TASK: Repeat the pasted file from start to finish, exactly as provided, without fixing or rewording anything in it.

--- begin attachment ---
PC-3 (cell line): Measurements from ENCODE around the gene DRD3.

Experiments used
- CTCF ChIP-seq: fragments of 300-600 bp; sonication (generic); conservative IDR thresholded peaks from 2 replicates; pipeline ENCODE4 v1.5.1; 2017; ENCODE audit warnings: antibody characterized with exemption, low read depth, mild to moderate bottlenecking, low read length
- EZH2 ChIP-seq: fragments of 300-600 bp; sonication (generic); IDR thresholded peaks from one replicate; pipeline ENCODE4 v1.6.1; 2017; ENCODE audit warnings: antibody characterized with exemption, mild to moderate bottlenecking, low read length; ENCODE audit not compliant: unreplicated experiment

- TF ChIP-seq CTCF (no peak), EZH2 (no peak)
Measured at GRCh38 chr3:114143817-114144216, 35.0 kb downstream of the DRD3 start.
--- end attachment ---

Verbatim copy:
PC-3 (cell line): Measurements from ENCODE around the gene DRD3.

Experiments used
- CTCF ChIP-seq: fragments of 300-600 bp; sonication (generic); conservative IDR thresholded peaks from 2 replicates; pipeline ENCODE4 v1.5.1; 2017; ENCODE audit warnings: antibody characterized with exemption, low read depth, mild to moderate bottlenecking, low read length
- EZH2 ChIP-seq: fragments of 300-600 bp; sonication (generic); IDR thresholded peaks from one replicate; pipeline ENCODE4 v1.6.1; 2017; ENCODE audit warnings: antibody characterized with exemption, mild to moderate bottlenecking, low read length; ENCODE audit not compliant: unreplicated experiment

- TF ChIP-seq CTCF (no peak), EZH2 (no peak)
Measured at GRCh38 chr3:114143817-114144216, 35.0 kb downstream of the DRD3 start.